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Fewer of Today’s Superintendents Are at Retirement Age

Superintendents are substantially less likely to be in their 60s and 70s than they were a decade ago, according to new national data on school districts’ top leaders.

The percentage of superintendents older than 60 has decreased significantly in the past 11 years, from 19.5 percent in 2012 to 9.6 percent this year, according to the annual superintendent salary and benefits survey released on March 13 by AASA, The School Superintendents Association, which has conducted the survey annually since 1999.

The vast majority of superintendents who responded to the survey—more than 85 percent—were 41 to 60 years old.

The drop in superintendents in their 60s and 70s didn’t translate to a steep drop in district leaders’ average age. Their average age for 2023-24 was 50, down from 52 in 2022-23. It was also 52 in 2014, according to AASA’s superintendent survey from that year.

Of the superintendents who responded to the survey, about half had five or fewer years of experience as a superintendent, and the majority had been in their current position for fewer than six years. By comparison, in 2014, just under half of superintendents—48.2 percent—had five years or less of experience in the top administrative role.

The insights add to a slim, but growing, body of research about K-12 district leaders’ demographics and employment conditions.

This year’s survey draws on responses from 2,706 superintendents—the highest response rate since the inception of the study—from 49 states. That figure likely represents about a fifth of superintendents nationwide, as there are more than 13,000 public school districts in the United States.

Here are some highlights from AASA’s survey.

The superintendency is still dominated by white men

Eighty-seven percent of respondents identified as white, compared to 89 percent last year and more than 90 percent a decade ago. About 4.5 percent of respondents to this year’s survey identified as Black, followed by 4 percent who were Hispanic or Latino.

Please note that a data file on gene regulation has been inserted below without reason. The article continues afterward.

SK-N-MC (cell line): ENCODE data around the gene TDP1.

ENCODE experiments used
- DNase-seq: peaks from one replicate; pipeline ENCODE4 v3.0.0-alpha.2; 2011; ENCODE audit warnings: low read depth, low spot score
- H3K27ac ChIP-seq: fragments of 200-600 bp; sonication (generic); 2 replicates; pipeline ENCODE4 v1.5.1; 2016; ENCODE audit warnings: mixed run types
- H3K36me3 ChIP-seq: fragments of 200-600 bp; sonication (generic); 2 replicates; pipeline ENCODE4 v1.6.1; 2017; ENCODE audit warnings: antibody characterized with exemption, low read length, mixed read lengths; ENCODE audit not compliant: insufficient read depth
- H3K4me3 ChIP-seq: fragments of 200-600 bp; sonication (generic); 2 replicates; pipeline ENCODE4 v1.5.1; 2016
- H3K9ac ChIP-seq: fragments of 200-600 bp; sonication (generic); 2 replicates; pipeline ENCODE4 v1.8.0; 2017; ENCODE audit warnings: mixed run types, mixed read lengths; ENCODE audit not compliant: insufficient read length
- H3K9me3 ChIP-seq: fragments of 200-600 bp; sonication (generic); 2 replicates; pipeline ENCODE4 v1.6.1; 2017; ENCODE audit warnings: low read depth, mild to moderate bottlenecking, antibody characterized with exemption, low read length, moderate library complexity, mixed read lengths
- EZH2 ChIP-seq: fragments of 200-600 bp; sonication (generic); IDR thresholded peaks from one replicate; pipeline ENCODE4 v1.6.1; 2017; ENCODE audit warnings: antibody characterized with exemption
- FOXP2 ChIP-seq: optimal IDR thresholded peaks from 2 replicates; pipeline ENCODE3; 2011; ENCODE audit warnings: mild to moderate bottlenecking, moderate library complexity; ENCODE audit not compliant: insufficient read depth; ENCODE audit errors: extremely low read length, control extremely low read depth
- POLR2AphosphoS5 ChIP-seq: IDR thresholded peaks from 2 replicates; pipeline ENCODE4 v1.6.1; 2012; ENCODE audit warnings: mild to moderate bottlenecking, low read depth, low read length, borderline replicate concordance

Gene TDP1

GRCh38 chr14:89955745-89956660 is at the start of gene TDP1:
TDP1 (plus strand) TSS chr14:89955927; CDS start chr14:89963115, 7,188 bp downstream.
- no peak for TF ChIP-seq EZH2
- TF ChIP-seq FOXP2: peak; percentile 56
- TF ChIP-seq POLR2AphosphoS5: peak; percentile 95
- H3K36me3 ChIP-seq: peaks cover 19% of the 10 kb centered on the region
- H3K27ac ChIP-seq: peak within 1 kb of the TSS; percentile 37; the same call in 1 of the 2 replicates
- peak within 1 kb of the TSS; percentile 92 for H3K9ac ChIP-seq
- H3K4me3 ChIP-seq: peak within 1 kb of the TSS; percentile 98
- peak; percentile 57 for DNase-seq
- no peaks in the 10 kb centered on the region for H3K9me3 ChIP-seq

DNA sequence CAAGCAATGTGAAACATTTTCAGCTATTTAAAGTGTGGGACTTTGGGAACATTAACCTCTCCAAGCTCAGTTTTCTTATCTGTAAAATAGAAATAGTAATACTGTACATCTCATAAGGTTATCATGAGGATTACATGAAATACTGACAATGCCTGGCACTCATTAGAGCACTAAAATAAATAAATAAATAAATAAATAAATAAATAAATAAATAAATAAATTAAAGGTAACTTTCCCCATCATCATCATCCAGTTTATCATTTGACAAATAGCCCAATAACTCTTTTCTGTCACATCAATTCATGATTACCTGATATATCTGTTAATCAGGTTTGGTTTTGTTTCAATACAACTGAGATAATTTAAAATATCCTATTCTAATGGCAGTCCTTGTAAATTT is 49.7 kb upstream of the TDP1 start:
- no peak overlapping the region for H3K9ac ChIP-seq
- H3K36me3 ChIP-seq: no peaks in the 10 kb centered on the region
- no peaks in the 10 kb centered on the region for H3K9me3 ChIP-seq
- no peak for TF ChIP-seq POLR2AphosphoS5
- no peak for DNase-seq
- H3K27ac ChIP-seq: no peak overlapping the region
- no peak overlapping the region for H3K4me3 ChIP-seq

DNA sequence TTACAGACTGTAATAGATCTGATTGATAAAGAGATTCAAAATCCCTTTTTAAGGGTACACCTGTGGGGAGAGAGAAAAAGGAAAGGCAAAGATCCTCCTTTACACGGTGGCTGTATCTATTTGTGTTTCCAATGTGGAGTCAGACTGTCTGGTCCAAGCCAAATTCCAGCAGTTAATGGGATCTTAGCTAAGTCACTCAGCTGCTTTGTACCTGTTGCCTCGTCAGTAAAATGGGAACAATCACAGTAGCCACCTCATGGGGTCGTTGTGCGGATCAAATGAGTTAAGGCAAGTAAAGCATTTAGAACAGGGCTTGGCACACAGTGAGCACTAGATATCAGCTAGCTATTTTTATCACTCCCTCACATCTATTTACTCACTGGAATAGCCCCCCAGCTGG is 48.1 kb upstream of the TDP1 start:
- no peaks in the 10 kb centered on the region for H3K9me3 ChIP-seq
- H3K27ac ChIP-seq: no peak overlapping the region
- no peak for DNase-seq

Men still make up the majority of superintendents, at about 73 percent, the same proportion as last year, according to the survey results.

Almost half of respondents, 48 percent, had five years or less of experience serving as a superintendent. Generally, superintendents in larger districts reported having more experience. For example: half of the superintendents with five years of experience or less work in districts with fewer than 1,000 students, compared with only 33 percent of superintendents with 11 to 15 years of experience.

Meanwhile, most superintendents have been in their current jobs for less than six years.

Similar to last year’s findings, nearly 90 percent of respondents said they intend to stay in their current position during the next school year. Just 5 percent of respondents said they intend to retire next year. AASA, however, cautions that the results could be influenced by sampling bias.

Superintendents’ salaries haven’t kept pace with inflation

The median salary superintendents reported was $156,000, and the total was typically higher in larger districts. While women are underrepresented in the superintendency, they reported a slightly higher median salary ($156,780) than their male counterparts ($156,000).

The AASA report noted that superintendent salaries have generally increased over the past decade, but they have not kept pace with inflation. The median salary in 2013 was $123,775, which works out to $162,916 when adjusted for inflation. That figure is more than $6,000 higher than the median salary in 2024, according to AASA’s report.

Most superintendents are evaluated annually, but without defined measures

The survey also asked about facets of superintendents’ employment contracts.

Approximately 43 percent of superintendents said they had a three-year contract, followed by 18 percent who had a contract of five years or longer. There were no significant differences in contract length by superintendents’ race or gender.

The vast majority of respondents—nearly 90 percent—said they receive annual performance evaluations from their school board, while 6 percent they are reviewed more than once per year.

But, while evaluations are nearly universal, more than half said their contracts do not specify the process or measures by which they will be evaluated, a fact many superintendents have said makes it hard to effectively lead their districts.

Sixty percent of superintendents said their performance evaluations are not linked to student performance or outcomes, and nearly two-thirds said the results of their evaluations are not released to the public, although larger districts were more likely to release the results publicly.

Most superintendents (86 percent) said their contracts do not have an incentive or performance clause that would award a bonus or raise based on the results of their evaluations.

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